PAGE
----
Conservation in Eastcote


Eastcote Conservation Panel – Contact Lesley Crowcroft – 020 8866 8436 –
Friends of Eastcote House Gardens

Eastcote is most fortunate in having extensive parks and green spaces, woodland areas, a large number of historic buildings, Conservation Areas and a number of Sites of Importance for Nature Conservation (SINC).

The late Sheila Liberty former Conservation Panel Chairman, planting a tree in Long Meadow

Under the heading of Conservation in Eastcote are a whole range of activities connected with the protection and enhancement of our local environment. Local members who are involved in Conservation are drawn from all areas of the Community with diverse interests in local history, plants and trees, preservation of buildings. Through members of the Residents Association, members of the Conservation Panel and Friends groups we help to look after and monitor activity in the following:-

  • Four Parks :-
    Eastcote House Gardens:

    Walled Garden – Winter 2010

    Warrender Park: Haydon Hall Park:

    Warrender Park – Green Flag Award

    Haydon Hall Park- Haydon Hall Lodge:
    Bessingby/Cavendish Parks: which includes a Site of Nature Conservation
    Bessingby Park


    Cavendish Pavillion:
  • Four other Sites of Importance for Nature Conservation, ( SINC)

River Pinn Corridor through Long Meadow, Cheney Field, and Forge Green Part of the Celandine Route

Haydon Hall Meadows: which is also Green Belt Land
  • Highgrove Woods
  • Yeading Brook River Corridor at Whitby Road to Field End Road

Three Conservation Areas (see the Conservation Appraisals at Conservation-areas-in-Hillingdon )

1. Eastcote Village Conservation Area:

Fig 1 Forge Green Sign


  • Fig 2 Land Next To Black Horse Pub 1960. A still from the film ‘Ruislip – Northwood U.D.C short film of a car journey, showing old houses and new developments’ from


    spring flowers

2. Morford Way Conservation Area 

Fig 1 Courtesy of

3. Eastcote Park Estate Conservation Area

Fig 1 Click on this photo of Eastcote Park Estate to reach londonsscreenarchives for a Hillingdon Local Studies, Archives and Museum Service a VHS Film; ‘An Area of Special Character’








30 Grade II Listed Buildings

22 Locally listed buildings and artefacts.

The Conservation Panel or to give it its full title the Eastcote Village Conservation Area Advisory Panel through representatives is allowed to speak at North Planning Committee meetings, when applications are submitted which might affect Conservation Areas; both built environment and green spaces.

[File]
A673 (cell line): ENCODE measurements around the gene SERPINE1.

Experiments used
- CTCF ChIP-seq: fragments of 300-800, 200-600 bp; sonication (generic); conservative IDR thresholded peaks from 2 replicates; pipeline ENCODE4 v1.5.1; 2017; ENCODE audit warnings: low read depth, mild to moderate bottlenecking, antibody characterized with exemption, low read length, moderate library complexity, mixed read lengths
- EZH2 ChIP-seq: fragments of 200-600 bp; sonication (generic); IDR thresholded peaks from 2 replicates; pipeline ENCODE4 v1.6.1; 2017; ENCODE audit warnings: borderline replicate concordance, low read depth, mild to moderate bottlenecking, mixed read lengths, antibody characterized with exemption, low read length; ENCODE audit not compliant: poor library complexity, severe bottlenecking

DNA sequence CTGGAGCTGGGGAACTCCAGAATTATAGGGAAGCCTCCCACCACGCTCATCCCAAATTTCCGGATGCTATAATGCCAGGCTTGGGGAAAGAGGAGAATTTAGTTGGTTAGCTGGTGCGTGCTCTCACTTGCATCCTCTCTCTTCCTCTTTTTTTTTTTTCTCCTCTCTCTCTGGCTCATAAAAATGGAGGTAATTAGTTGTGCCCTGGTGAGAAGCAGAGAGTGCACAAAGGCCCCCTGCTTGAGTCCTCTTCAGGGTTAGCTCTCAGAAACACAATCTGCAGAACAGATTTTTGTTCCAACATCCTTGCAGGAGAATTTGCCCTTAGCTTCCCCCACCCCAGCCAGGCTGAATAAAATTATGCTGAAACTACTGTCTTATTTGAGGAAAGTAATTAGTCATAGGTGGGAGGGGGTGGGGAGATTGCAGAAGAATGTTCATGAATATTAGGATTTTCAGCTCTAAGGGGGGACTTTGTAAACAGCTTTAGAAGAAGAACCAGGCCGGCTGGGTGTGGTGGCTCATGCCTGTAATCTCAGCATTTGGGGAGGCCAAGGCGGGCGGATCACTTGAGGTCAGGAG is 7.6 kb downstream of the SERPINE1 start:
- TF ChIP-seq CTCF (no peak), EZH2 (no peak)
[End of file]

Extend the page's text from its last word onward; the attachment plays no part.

For three of the Parks local residents have formed up groups to help to look after the parks. These are:-

The Friends of Eastcote House Gardens Management Advisory Group, with members from the Conservation panel. The aim of the “Friends” is to secure the future of the Stables, Dovecote and Garden Wall, which are all on the English Heritage “Buildings at Risk Register”. In addition “The Friends” gardeners have worked tirelessly to improve the gardens.

Cavendish & Bessingby Management Advisory Group who’s aim is to improve these parks and arrange activities in the parks

Representatives of the Panel attend the meetings of Friends of Warrender Park and Highgrove Management Advisory Group, Bessingby/ Cavendish Management Advisory Group and the Yeading Valley Working Group.

For the Contacts with each of these organisations please see above

In the book – The Development of the English Semi-detached House: 1750-1950 By PAMELA B LOFTHOUSE 2012 it says ‘the Housing Act 1923 offered some subsidies and incentives to speculative builders to build new estates. And as Alan Jackson (1991) describes in his book about suburban London, the massive expansion of the tram, railway and underground networks made it possible to live in a suburb and commute to work in the city. Suburbs of semis which were accessible by the London Metropolitan trains were known as Metroland (Figure 1).

Fig 1 (Interwar semis in Metroland) © Copyright Stephen McKay and licensed for reuse under

This combination of factors was a catalyst for a building boom which created countless new English interwar suburbs surrounding the cities and towns. Activity reached a peak during the late 1920s and early 1930s, a period when the speculative builders undertook every aspect of suburban estate development, “from the initial purchase and layout of the land, to marketing the houses and encouraging the maximum number of potential buyers” (Barrett and Phillips 1987, 20). Of the four million houses built during the interwar period, almost three quarters were constructed by private builders, with around 400,000 of those attracting a state subsidy (Jensen 2007, 150). Of the 2.9 million privately-built dwellings, 2.5 million were semis (Clapson 2008, 155).’

Further reading around this subject can also be found at Alan Crisp M.Litt Oxford Thesis 1998

Fig 2 Typical Construction of Housing in the Area

Regards the Ruislip-Northwood  U.D.C. (Urban District Council), for a circa 1960s short film of a car journey through the UDC area, showing old houses and new developments….

Fig 3 Ruislip-Northwood  U.D.C. Short Film circa 1960s. See